Posts Tagged 'trees'

All Trees Edition

Betula nigraRiver Birch (Betula nigra), young above and middle-aged below, if I’m not mistaken.Betula nigra

Populus deltoidesThe giant old Eastern Cottonwood (Populus deltoides) between the two bridges.IMG_0115Bud on ice. Waiting, waiting…CatalpaA trio of Catalpa trees, prime Two-Spotted Ladybug habitat.The Kentucky Coffee trees on the right, however, don’t inspire the aphids the ladybugs eat.CatalpaCatalpa pods.

Vertical Canyonlands

Celtis occidentalisThe distinctive basin and range topography of Northern Hackberry (Celtis occidentalis) bark. Layers of the bark’s growth can be seen, looking like layers of sediment, to continue the geological analogy. Hackberries were once classified in the Ulmaceae, or elm, family but are now considered to be a member of the Cannabaceae, or hemp family. Yes, that’s the one with the black sheep Cannabis genus, along with the blessed deliverer of bitterness, the hops Humulus.


Acer saccharinumOur wet days and autumnal leaves are ideal for making for a lot of sidewalk prints. The Silver Maple (Acer saccharinum) leaf above the Pin Oak (Quercus palustris) leaf below are both particularly good examples.Quercus palustris

A Good Walk

Quercus rubraA good walk in Prospect Park with Ken Chaya, who always adds immeasurably to my knowledge. This young Red Oak (Quercus rubra) was holding on to its youthfully large leaves.Taxodium distichumA particularly nice spread of “knees” of a Bald Cypress (Taxodium distichum). It was once thought that these projections from the roots were pneumatophores, helping the tree breath in the swampy habitat they are native to, but there doesn’t seem to be much evidence of this. Now the thought is that they are for stability and support.AccipiterThis looks like it came off one of the Accipiters. We did see a Cooper’s high over the Ravine. A single Swamp Sparrow and half a dozen Fox Sparrows were noted, as well as Goldfinches, Purple Finches, White-throated Sparrows, and the usual suspects. Hypsizygus tessulatusKen thought this was an Elm Oyster (Hypsizygus tessulatus). It was certainly high up on the tree, which is a characteristic of the fungi.Falco peregrinusOk, this Peregrine (Falco peregrinus) was some 2000 feet away, but still, it made for a falcon species trifecta over an 8-day week.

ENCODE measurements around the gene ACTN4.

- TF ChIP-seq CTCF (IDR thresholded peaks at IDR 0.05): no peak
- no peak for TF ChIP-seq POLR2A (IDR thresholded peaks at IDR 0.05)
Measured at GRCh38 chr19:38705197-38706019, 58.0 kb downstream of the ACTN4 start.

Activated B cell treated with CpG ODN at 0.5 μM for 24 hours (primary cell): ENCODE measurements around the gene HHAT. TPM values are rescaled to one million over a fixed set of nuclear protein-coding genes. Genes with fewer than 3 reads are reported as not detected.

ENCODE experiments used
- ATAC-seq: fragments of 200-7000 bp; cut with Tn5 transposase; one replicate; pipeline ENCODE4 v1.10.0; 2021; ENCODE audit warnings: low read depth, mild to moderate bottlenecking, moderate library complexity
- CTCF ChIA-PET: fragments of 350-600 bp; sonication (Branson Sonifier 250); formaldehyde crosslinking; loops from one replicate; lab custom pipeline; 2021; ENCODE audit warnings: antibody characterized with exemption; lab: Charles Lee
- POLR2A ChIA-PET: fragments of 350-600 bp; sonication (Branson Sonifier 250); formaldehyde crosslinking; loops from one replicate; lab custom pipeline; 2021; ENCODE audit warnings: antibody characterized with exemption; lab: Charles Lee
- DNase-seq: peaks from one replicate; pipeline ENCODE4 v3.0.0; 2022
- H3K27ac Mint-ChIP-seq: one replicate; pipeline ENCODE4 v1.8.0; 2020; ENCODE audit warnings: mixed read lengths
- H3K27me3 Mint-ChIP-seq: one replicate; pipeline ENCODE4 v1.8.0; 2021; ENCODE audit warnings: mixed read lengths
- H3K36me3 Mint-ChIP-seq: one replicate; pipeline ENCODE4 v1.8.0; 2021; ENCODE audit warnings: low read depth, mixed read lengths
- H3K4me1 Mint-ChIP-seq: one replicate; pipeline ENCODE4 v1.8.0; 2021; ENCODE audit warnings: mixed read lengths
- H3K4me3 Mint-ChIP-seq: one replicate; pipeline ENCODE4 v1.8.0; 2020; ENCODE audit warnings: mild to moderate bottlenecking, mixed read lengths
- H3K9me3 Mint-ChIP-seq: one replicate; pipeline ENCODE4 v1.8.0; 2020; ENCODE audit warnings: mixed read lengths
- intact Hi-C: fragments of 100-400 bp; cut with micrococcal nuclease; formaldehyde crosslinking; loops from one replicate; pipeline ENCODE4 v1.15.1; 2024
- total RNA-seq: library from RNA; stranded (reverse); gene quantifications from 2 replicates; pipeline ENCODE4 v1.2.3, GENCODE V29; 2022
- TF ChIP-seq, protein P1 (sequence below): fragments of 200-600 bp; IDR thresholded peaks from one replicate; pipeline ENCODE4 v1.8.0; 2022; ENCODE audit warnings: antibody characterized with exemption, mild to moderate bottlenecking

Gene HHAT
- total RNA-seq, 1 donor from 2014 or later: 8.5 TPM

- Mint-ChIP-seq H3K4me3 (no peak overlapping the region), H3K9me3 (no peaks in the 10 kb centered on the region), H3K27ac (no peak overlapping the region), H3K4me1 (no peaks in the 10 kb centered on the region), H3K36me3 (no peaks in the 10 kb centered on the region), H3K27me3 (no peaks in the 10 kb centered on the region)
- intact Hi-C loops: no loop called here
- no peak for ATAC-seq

Liquidambar styracifluaA pod of the American Sweetgum (Liquidambar styraciflua) on a recent bright day.swThese little nuggets came out the mouth-like openings of the pod, so I assumed they were the seeds. But I was wrong. Later, walking with tree-maven Ken Chaya, we knocked another pod. Liquidambar styracifluaThe winged seeds, or samaras, are seen here with more of the tiny nubby bits. What those nubby bits are, exactly, neither of us are yet sure.


Quercus rubraI’ve noticed these grapefruit/softball-sized growths on the side of this big old Red Oak (Quercus rubra) before. But on my most recent pass, there was a new one.Quercus rubra

Japanese Maple 3

Acer palmatumJapanese Maple (Acer palmatum) in Green-Wood. (All three of these pictures were taken on the same day within a few moments of each other, under the same overcast light. No filtering or fiddling.)


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